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. Last Updated: 07/27/2016

In the Spotlight: Sobchak's Losers

This month, blond it-girl Ksenia Sobchak released her latest book, “An Encyclopedia of Losers.”

The slim volume, with large print and slightly obscene illustrations by artist Andrei Bartenev, follows Sobchak’s former literary ventures: a book of fashion tips, “Stylish Things,” and a step-by-step guide, “How to Marry a Millionaire,” both of which were breezy — somewhat forgettable — reads.

Sobchak’s definition of “loser” is a very broad one. The encyclopedia’s title in Russian uses the word lokh, which is hard to translate. Dictionaries tell you something like “country bumpkin,” but you quickly realize that this cannot be the case when you see it graffitied on concrete housing estates. I think that it means something like “sucker” or “loser,” someone who tries to be cool, but just never quite gets it.

Lokhs can be rich or poor, she writes. Rich lokhs like pointy crocodile shoes, jewel-encrusted hubcaps for their Bentley, and Ulysse Nardin watches decorated with a miniature St. Basil’s cathedral. Their favorite word is “exclusive.”

Meanwhile, poor lokhs like pyramid schemes and designer knock-offs that enable them to look like rich lokhs from a distance.

Reading this, it’s hard not to flick through my well-thumbed copy of Sobchak’s style tips, where a photograph reveals her vast collection of pointy cowboy boots, at least six of which appear to be snake and crocodile skin. Oh, and didn’t she once crash her $300,000 Bentley Continental? But that would be quibbling.

The book takes aim at various social luminaries and is quite funny in an outrageously rude kind of way. I can’t imagine that the blond, coiffured pop-opera singer Nikolai Baskov would much like the photo collage of him with the slogan: “Nikolai Baskov, walking past the mirror, accidentally came.”

Nor will former Bolshoi “fat” ballerina Anastasia Volochkova be overjoyed by Sobchak calling her “swan woman” and accusing her of luring away a boyfriend with pseudo-profound text messages about the sun coming up.

Sobchak also settles scores with Olga Rodionova, the model wife of a publisher who took her to court earlier this year. Sobchak ridiculed her for posing for a book of erotic photographs by French artist Bettina Rheims, a project that was financed by her husband and that featured close-ups of her genital piercings. Rodionova won the case in January, and Sobchak was ordered to pay 20,000 rubles ($640) in damages.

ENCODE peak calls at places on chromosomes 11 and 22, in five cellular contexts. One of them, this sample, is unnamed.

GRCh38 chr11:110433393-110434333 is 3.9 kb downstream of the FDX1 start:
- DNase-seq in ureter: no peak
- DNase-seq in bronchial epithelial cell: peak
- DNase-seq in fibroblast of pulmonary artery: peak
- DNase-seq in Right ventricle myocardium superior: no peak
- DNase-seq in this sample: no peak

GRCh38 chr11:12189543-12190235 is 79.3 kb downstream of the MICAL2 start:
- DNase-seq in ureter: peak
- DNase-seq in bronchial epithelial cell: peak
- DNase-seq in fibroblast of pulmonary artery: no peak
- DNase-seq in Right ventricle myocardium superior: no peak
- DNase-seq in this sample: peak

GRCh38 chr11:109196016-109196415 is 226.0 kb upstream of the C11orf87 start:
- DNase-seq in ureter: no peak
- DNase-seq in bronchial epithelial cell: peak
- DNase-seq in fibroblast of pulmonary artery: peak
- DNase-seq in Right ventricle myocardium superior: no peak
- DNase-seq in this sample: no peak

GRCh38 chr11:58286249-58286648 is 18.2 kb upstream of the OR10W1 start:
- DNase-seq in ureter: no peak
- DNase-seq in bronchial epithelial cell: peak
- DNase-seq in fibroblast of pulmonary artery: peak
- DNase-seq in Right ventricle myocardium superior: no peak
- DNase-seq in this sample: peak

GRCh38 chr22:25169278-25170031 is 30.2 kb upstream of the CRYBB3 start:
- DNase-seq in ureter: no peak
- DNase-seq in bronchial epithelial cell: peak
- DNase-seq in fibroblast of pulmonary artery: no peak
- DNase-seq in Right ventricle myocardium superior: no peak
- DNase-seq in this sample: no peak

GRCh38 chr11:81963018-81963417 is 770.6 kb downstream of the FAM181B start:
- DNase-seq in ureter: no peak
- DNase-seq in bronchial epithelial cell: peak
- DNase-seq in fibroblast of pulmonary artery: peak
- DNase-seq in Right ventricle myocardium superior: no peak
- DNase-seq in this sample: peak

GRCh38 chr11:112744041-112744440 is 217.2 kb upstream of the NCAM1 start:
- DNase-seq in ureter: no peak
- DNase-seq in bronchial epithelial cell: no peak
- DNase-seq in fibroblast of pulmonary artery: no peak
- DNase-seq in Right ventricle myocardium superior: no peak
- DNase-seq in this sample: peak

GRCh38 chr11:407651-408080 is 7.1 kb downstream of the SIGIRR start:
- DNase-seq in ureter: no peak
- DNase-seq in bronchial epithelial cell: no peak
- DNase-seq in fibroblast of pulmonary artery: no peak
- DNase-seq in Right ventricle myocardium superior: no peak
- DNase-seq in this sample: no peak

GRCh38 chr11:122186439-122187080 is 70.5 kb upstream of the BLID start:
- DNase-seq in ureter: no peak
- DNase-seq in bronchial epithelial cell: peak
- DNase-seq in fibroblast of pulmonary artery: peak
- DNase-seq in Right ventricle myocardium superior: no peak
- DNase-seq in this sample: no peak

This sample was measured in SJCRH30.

Sobchak responds by mocking an interview Rodionova gave where she explained that Sobchak was simply jealous of her because Sobchak wasn’t married.

An accompanying photo collage shows Sobchak in a 1950s-style scene holding two angelic children with the slogan: “Sobchak is a fool, a bitch, and envies all women who have family happiness and material prosperity.”

The book even goes into politics, saying Prime Minister Vladimir Putin has high approval ratings because he “stretches out his mighty hand and touches the subcortex of the loser.” She compares him to the perestroika-era healer Anatoly Kashpirovsky, who promised to send health-giving rays through the television screen.

“Dmitry Anatolyevich Medvedev has this gift to a much lesser extent,” she writes.

She gives the example of Putin chatting with ultrapatriotic artist Ilya Glazunov at his art gallery when Putin ludicrously complained that the sword was too small in a painting of a heroic figure, “looking like a penknife in his hands, as if he were cutting salami.”

The artist humbly agreed, saying Putin had a “very good eye,” in an episode wittily reported by Kommersant’s Kremlin watcher, Andrei Kolesnikov.

Losers love this kind of thing, she writes. “As long as the hero has a big heroic sword, who needs democracy?”